Unlike most of the couples for whom I make wedding bands, Karen and Rich are already married. In fact, Karen and Rich met at 17, married at 22, and their bond has become tighter and more meaningful over the course of their 24-year marriage.
Last September, Karen was diagnosed with Stage IV Ovarian Cancer after experiencing strange pains in her shoulder. She's a spin instructor and is acutely aware of her body. Now that she is in remission, her eyebrows have grown back, and she can once again enjoy the taste of food, she is even more thankful for the love and health she has in her life.
In honor of Karen's strength and the incredible bond between Karen and Rich, the non-profit Wish Upon A Wedding, an organization that grants weddings and vow renewals to couples facing serious illness or a life-altering circumstance, gave Karen and Rich the opportunity to recommit their vows to each other on July 19th, 2018.
Karen and Rich, it has been my absolute honor to design and donate your wedding bands.
Throughout my initial conversation with Karen and Rich, several things resonated as unique parts of their relationship. They spoke about how connected they feel and needing to always touch. They spoke about their bond becoming tighter and how memories they have created as a family become even more valuable as time goes on.
Each summer, Karen and Rich went to Maine with their daughters to stay with Karen's mother in a log cabin. There, they indulged in activities together from eating Rich's favorite soup to combing the beach for sea glass (favoring the beautiful blues and sea foam green). Maine and their memories of Maine bring them great joy.
There is a beautiful theme of paths in their story. Karen shared that her father passed away the year before she met Rich and that her father placed Rich in her path. They spoke of the hikes they take together and how Karen moves directly from points A to B with speed, while Rich's path meanders to discover new things. Through these walks they learn from each other and strike a key balance. They also spoke of Karen's mother passing away and selling her log cabin, only to now buy a house that was placed on their path with the same log cabin aesthetic as the house they loved so much in Maine.
When pulling together inspiration for the wedding bands, I was drawn to knots, not only because of Rich's dragon/Medieval aesthetic and the fact that we see lots of knots in the Victorian jewelry that Karen loves, but also because of their deeply entwined story. I see knots as ways in which their paths cross, build, and grow together.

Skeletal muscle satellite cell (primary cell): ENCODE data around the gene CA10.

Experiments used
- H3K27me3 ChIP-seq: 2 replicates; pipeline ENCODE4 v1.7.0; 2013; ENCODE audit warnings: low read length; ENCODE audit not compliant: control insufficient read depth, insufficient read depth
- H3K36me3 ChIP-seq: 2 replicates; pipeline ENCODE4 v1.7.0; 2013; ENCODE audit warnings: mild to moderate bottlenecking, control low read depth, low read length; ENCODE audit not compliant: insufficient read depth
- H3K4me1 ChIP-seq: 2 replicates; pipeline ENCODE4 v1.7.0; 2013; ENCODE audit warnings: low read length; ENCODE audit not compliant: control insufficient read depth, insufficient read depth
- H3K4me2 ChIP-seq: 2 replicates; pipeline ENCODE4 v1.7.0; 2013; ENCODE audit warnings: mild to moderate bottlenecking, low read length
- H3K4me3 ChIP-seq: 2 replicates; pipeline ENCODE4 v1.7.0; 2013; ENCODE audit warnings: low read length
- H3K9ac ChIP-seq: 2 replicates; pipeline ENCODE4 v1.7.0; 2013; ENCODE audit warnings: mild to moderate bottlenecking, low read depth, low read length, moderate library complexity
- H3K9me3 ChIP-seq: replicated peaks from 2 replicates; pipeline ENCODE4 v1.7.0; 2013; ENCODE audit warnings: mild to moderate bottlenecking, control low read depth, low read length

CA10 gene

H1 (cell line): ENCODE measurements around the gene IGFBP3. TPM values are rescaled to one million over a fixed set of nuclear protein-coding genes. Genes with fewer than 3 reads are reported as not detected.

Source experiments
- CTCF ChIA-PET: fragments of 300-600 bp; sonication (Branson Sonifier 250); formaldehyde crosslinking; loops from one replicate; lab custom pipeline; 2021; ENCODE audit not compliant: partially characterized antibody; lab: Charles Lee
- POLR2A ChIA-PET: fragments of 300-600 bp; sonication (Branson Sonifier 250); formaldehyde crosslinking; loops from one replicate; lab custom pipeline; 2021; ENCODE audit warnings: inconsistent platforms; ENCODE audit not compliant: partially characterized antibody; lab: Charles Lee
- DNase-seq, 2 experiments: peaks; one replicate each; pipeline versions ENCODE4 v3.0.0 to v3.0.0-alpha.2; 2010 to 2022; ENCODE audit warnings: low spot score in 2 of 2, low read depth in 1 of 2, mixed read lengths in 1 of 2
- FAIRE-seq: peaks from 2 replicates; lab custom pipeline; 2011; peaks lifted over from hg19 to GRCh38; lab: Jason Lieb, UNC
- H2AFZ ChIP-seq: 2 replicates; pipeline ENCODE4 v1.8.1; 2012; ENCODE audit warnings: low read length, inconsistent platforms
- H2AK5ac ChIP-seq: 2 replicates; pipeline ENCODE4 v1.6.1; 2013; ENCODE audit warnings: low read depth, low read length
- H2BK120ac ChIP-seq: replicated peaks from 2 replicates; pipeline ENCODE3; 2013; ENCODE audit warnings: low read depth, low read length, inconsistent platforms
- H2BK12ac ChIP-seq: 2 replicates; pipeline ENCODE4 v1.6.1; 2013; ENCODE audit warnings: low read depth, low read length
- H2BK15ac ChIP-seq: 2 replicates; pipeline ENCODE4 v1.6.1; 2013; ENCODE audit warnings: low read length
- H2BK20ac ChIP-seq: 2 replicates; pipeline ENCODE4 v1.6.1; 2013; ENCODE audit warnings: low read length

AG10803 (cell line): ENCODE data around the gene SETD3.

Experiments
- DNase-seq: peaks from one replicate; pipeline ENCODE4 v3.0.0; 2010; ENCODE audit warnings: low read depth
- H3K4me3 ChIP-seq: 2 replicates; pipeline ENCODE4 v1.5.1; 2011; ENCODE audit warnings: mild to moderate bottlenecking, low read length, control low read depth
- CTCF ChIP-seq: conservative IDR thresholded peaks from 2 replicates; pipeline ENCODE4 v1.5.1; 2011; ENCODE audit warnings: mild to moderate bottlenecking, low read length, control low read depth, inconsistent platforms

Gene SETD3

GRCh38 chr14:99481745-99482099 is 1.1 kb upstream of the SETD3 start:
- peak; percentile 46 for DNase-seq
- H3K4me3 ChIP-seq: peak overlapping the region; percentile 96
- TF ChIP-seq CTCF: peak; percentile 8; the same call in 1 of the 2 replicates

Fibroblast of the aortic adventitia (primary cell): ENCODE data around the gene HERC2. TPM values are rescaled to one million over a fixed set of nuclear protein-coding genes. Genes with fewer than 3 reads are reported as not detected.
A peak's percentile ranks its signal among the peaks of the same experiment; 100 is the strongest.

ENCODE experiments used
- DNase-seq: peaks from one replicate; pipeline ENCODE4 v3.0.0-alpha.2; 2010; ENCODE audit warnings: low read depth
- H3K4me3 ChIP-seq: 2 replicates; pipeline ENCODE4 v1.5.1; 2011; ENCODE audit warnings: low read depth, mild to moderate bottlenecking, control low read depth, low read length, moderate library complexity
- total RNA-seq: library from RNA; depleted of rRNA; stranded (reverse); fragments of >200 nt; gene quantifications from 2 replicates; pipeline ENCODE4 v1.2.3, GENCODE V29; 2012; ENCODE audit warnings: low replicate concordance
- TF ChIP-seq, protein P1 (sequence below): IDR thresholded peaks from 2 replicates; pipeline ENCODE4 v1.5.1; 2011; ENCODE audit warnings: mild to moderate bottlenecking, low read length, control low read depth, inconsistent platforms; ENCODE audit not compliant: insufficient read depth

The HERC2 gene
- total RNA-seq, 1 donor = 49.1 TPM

In Rich's blackened gold ring, the interior of the band features an engraved eternity knot that will always touch his skin.
The knot that is Rich's pattern has become the structure of Karen's ring. The continuous path weaves through itself and is dotted with Montana Sapphires in saturated sky blue that are bezel set into the knot, reminiscent of the sea glass found sprinkled along the beach in Maine.
By using a basis of an eternity knot and intertwined paths in the wedding bands, we tie Karen and Rich together and incorporate an element in both rings that will allow them to always touch.
Karen, you mentioned that your illness provided you with a new perspective: That everything in life is about health and family. That as long as you and Rich have each other and your health, you consider yourself lucky and are happy.
Your optimism and beautiful spirit are contagious.
I must admit that I was brought to tears several times during our conversations and in making your rings because of the size and depth of the love that is so palpable between you. I am so moved by your story. Thank you for sharing your love, divulging so many details about your history together, and including me in your ongoing journey together.
Rich said that he will do anything to see you smile (and to see your silly dance moves).
To have found someone who is such an extension of yourself, source of joy, and strong support is an incredible gift.
I am honored to make these symbols of your connection.